People all over social media say they’re receiving texts originally sent months ago, including on Valentine’s Day.
The out-of-context messages — especially for people who were in a relationship with their exes at the time — have led to some funny but awkward situations.
The late text messages are affecting smartphones across several major carriers, but the companies say there’s an explanation and you haven’t been hacked.
Sprint and T-Mobile spokespersons said the problem was the result of a maintenance update affecting multiple carriers, according to Business Insider. T-Mobile told the news site that it occurred because of a “third-party vendor issue.”
An update for messaging platforms used by major carrier caused the “glitch,” Sprint told CNET. The website reported that Sprint, Verizon, T-Mobile and AT&T are working on an effort called the “Cross Carrier Message Initiative,” which is expected to launch next year.
On Friday, a telecom vendor called Syniverse took responsibility for the problem, which caused about 170,000 messages to be sent on Feb. 14, The Associated Press reported.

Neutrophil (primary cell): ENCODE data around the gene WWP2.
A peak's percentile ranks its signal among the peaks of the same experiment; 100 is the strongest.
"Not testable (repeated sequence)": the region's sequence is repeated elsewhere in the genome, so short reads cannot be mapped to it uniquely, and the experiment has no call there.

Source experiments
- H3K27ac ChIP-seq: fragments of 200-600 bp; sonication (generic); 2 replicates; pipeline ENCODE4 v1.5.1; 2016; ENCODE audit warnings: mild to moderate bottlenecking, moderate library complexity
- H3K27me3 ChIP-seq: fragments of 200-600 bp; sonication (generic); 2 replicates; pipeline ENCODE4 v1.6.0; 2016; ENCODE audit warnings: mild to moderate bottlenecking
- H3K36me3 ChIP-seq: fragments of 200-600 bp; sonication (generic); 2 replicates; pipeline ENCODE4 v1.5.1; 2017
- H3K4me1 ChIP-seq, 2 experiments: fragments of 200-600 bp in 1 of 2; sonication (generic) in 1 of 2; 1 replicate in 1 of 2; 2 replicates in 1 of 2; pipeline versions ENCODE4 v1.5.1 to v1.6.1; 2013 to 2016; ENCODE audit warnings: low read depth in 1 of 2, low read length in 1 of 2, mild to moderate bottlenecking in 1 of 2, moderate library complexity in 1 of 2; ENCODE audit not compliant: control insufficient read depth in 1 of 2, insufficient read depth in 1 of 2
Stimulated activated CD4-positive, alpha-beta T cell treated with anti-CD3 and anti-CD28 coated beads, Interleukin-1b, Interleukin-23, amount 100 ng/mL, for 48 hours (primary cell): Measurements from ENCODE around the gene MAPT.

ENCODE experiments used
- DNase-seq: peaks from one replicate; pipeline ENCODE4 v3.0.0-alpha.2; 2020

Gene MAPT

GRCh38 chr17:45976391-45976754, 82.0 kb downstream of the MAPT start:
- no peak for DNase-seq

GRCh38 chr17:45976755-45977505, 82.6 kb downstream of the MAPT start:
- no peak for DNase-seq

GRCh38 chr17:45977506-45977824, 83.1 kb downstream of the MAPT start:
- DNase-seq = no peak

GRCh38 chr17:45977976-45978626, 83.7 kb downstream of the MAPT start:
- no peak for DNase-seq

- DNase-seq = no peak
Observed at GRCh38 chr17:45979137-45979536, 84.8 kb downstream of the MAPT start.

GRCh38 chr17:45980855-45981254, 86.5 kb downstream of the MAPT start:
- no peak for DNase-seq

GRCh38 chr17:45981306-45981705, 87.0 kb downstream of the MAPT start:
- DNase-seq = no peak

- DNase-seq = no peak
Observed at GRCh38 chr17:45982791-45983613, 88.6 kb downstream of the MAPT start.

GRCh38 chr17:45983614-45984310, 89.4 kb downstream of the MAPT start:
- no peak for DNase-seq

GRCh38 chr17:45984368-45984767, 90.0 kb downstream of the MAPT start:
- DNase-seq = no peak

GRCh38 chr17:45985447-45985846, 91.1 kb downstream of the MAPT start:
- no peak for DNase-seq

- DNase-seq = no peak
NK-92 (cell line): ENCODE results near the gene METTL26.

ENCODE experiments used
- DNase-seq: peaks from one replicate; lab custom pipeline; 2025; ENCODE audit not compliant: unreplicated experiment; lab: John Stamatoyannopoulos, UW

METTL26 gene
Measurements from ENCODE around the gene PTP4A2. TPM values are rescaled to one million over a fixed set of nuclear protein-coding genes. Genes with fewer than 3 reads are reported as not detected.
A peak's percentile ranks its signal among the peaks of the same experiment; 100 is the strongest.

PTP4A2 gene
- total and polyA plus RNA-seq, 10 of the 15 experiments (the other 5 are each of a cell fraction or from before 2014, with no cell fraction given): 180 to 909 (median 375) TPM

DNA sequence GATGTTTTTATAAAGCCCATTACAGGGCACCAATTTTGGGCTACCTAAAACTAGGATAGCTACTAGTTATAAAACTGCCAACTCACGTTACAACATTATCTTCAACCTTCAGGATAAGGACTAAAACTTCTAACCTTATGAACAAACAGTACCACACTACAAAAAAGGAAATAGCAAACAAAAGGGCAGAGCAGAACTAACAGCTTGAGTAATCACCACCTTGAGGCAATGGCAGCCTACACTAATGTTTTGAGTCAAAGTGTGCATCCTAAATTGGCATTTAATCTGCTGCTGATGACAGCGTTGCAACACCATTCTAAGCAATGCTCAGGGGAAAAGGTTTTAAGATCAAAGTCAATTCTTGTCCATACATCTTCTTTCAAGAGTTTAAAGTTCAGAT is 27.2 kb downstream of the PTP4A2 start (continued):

The company said messages that fail to send are temporarily stored in a server, according to a statement on Syniverse’s website. That server failed in February and it was restarted on Thursday — which caused the stored messages from months earlier to be released, the company said.
People were definitely confused by all the delayed texts.
On Reddit, a user said she received random texts from her boyfriend who was sitting next to her all night. Another user said his wife got a text from him asking about a party — just as they were getting ready for bed.
Others received text messages or had them sent to exes.
According to this Twitter user, his relationship might’ve been doomed because of a missed text from his girlfriend on Valentine’s Day.
It was alarming for one person when she received a text that said “need help” in the middle of the night.
In a statement, Sprint apologized for all the confusion, according to CNET.
“The issue was resolved not long after it occurred. We apologize for any confusion this may have caused,” a Sprint spokesperson told CNET.